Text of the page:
( AFP ) - The number two US diplomat on Sunday urged embattled President Pervez Musharraf to end the state of emergency in Pakistan before upcoming elections and restart talks with the opposition.
John Negroponte said Pakistan's people deserved better than emergency rule which was "not compatible" with holding free and fair polls.
The US deputy secretary of state flew to Islamabad amid growing US concern at the situation in Pakistan, a crucial US ally in the "war on terror" whose political crisis has rattled nerves in Washington.
He met Musharraf and other key officials and also spoke by telephone with opposition leader and former premier Benazir Bhutto.
Speaking to reporters before leaving, Negroponte said it was too early to talk of success or failure of his diplomacy, acknowledging the situation had "polarised somewhat" with Bhutto put under house arrest twice in 10 days.
He urged Musharraf to backtrack on the emergency he imposed two weeks ago, release thousands of political detainees and lift stringent media curbs that have seen private television news channels shut down.
"We do not think that these kind of emergency measures are compatible with the kind of environment that is needed to conduct free and fair elections," he said.
Negroponte said Musharraf repeated his vow to resign as army chief before taking office for a second time as president.
But there was no indication of a date for ending emergency rule, which the military ruler has indicated should remain in place for general elections by January 9.
"The people of Pakistan deserve an opportunity to choose their leaders free from the restrictions that exist under a state of emergency," the US official said.
Negroponte urged Musharraf and Bhutto to restart power-sharing talks they had been holding before the emergency, which Washington had eyed as a moderate bulwark against extremism.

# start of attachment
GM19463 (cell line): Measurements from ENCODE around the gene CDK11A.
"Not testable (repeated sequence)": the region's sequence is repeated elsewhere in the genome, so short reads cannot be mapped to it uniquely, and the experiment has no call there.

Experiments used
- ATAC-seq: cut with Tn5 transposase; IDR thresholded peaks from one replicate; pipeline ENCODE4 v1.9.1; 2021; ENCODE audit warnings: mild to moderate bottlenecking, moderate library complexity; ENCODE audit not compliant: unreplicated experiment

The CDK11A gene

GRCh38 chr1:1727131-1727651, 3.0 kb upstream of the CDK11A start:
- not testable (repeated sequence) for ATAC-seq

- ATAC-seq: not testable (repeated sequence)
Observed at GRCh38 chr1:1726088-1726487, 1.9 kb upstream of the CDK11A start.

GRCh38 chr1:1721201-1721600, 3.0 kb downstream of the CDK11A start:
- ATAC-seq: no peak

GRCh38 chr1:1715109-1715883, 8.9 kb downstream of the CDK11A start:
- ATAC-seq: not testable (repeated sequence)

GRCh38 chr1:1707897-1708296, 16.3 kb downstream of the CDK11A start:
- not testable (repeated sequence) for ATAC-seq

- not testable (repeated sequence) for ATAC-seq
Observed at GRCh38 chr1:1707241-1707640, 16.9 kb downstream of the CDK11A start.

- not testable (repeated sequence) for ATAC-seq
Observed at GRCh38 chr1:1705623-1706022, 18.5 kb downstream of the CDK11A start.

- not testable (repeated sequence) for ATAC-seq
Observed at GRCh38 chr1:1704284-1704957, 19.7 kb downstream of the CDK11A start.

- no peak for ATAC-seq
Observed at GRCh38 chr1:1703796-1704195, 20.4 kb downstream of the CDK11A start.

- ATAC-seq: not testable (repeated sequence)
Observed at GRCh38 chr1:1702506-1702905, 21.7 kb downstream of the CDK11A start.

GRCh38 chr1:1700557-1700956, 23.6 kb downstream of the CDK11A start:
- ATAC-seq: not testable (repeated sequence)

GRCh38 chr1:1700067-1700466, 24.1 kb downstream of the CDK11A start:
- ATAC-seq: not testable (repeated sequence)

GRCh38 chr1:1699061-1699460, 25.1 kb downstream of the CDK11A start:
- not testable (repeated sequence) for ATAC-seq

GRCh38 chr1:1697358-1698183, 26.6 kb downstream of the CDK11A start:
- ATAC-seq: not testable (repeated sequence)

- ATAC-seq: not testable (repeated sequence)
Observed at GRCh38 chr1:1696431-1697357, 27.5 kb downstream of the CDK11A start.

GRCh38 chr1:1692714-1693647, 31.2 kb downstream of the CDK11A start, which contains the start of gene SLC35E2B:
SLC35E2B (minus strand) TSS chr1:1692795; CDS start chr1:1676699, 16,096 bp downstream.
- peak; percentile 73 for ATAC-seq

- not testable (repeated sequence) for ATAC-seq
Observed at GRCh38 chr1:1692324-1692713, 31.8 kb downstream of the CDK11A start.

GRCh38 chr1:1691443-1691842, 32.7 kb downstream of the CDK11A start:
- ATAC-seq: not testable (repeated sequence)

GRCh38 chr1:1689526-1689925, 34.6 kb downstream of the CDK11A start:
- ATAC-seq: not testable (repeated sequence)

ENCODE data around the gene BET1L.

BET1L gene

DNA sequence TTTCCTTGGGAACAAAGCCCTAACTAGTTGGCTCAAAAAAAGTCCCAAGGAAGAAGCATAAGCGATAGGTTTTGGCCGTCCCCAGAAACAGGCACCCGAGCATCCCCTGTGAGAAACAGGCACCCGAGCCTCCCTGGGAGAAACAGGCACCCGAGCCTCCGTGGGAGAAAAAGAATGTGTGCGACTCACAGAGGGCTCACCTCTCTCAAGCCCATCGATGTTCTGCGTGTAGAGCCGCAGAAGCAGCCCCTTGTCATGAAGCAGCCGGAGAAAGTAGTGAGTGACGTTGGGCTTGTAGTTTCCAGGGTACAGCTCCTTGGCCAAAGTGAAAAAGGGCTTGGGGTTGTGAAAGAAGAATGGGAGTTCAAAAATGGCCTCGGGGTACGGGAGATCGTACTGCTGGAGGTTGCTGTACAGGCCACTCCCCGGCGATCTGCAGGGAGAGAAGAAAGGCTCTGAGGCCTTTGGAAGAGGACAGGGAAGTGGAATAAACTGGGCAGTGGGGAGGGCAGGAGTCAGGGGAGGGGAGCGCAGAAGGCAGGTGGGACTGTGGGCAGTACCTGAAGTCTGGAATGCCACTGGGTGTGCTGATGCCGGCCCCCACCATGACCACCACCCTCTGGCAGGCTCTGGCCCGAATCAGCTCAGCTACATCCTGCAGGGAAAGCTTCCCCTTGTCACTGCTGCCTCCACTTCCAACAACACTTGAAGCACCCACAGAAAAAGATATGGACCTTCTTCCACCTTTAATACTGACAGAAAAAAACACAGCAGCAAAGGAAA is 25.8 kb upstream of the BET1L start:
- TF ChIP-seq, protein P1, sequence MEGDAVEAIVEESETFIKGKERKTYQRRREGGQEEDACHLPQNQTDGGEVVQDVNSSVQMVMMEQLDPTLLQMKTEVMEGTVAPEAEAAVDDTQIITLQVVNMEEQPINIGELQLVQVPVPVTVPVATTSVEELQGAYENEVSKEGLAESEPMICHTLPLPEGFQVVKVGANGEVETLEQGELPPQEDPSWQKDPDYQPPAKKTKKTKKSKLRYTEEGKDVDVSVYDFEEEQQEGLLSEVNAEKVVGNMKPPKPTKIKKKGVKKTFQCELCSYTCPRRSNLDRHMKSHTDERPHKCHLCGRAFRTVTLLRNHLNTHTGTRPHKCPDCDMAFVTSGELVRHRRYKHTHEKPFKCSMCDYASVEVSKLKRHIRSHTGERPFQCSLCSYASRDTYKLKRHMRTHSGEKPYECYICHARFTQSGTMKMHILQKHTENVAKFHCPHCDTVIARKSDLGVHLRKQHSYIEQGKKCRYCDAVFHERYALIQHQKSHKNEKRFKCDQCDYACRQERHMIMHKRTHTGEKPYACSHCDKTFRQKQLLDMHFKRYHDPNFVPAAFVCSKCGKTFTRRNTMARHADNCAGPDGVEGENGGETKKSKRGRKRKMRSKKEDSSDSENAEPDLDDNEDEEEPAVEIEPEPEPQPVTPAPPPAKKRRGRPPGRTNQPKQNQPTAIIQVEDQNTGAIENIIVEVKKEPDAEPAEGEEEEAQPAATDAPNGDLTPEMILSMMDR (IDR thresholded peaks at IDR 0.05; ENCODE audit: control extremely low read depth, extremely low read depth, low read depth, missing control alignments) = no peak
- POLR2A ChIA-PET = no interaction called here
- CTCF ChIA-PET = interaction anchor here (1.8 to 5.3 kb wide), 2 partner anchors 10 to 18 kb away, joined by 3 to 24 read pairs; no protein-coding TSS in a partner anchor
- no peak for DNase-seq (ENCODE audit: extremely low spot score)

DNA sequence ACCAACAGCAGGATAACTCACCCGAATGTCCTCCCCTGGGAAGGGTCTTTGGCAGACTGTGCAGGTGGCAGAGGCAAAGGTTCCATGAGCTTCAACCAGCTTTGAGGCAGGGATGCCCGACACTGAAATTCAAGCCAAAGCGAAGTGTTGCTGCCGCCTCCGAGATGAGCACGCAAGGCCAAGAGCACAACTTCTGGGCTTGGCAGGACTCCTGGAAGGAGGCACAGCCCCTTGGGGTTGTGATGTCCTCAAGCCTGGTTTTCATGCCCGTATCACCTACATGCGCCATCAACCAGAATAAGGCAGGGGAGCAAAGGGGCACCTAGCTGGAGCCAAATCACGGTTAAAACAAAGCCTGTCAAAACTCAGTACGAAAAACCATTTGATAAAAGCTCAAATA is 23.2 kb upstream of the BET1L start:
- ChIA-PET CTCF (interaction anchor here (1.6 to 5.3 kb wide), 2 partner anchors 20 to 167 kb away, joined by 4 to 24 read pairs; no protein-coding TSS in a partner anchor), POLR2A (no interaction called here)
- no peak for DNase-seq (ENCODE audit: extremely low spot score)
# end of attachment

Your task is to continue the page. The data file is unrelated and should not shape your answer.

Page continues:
Bhutto appeared to scrap hope of an agreement last week, ruling out further talks and vowing never to serve with Musharraf in government.
Negroponte appealed for compromise. "If steps were taken by both sides to move back towards the kind of reconciliation discussions they had been having previously, we think that could be very positive," he said.
Such talks would "improve the political environment and pull the political actors back from the atmosphere of brinksmanship and confrontation."
Diplomats say Negroponte warned Musharraf that Washington would review its military aid unless the emergency was ended, but he gave no details.
In a related development The New York Times reported on its website Saturday citing unnamed current and former senior government officials, that the administration of President George W. Bush has spent almost 100 million dollars over the past six years on a top secret program to help Pakistan guard its nuclear weapons.
It was unclear, however, if the review cited by Negroponte would include the nuclear protection program which according to the Times report includes delivery of helicopters, night-vision goggles and nuclear detection equipment as well as training of Pakistani personnel in the United States.
A senior presidential aide told AFP that Musharraf made it clear emergency rule would only end "once the situation regarding law and order improves."
The Pakistani leader, who seized power in a coup in 1999, insists that he was right to impose the measures because of Islamic militancy and a meddling judiciary.
Bhutto, for her part, is pondering her next move in her stronghold in the southern city of Karachi. She is talking with other opposition leaders to try to build a united front that may involve boycotting the polls.
Negroponte also voiced concern at a raging Islamic militancy in northwest Pakistan's scenic Swat valley, where pro-Taliban militants loyal to a radical cleric have made sweeping gains this year.
"The situation in Swat is a reminder of the fact that there are issues to deal with regarding violent extremists in this country," he said.
"The government of Pakistan is undertaking major efforts at the moment to deal with the situation in Swat and I suspect it will be doing so for a while to come."
Pakistani army chiefs Saturday vowed a major operation "any time from now" to clear militants from the valley.
The Supreme Court meanwhile will Monday resume hearing challenges against the legality of Musharraf's re-election as president last month.
He has said he will hang up his uniform if it rules in his favour.